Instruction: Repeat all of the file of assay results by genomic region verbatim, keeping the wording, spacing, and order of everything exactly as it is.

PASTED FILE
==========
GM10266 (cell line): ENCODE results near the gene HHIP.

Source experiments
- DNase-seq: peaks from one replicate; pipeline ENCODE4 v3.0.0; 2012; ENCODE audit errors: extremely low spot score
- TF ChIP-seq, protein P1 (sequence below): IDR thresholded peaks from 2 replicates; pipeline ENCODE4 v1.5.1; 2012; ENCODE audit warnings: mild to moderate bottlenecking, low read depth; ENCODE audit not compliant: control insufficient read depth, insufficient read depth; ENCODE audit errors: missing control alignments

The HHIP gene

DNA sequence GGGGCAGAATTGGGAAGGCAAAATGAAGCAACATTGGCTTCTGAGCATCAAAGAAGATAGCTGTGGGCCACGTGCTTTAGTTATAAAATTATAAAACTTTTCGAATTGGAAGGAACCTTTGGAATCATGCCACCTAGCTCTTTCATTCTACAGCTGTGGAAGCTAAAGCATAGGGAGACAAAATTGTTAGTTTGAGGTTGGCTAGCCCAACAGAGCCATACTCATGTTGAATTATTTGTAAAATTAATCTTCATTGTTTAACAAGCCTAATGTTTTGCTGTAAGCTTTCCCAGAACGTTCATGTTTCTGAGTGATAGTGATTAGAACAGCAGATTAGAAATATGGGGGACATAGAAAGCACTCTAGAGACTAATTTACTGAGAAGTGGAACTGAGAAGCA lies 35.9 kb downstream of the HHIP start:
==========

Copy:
GM10266 (cell line): ENCODE results near the gene HHIP.

Source experiments
- DNase-seq: peaks from one replicate; pipeline ENCODE4 v3.0.0; 2012; ENCODE audit errors: extremely low spot score
- TF ChIP-seq, protein P1 (sequence below): IDR thresholded peaks from 2 replicates; pipeline ENCODE4 v1.5.1; 2012; ENCODE audit warnings: mild to moderate bottlenecking, low read depth; ENCODE audit not compliant: control insufficient read depth, insufficient read depth; ENCODE audit errors: missing control alignments

The HHIP gene

DNA sequence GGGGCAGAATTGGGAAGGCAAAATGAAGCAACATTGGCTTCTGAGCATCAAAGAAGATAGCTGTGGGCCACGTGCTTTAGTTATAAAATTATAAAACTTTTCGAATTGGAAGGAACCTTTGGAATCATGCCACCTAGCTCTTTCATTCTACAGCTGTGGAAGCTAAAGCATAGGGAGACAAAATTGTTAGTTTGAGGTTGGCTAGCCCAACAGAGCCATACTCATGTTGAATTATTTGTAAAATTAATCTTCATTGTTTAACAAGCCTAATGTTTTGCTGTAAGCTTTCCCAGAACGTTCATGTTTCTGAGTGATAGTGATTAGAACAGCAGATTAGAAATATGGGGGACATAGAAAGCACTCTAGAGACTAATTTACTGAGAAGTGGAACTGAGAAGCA lies 35.9 kb downstream of the HHIP start: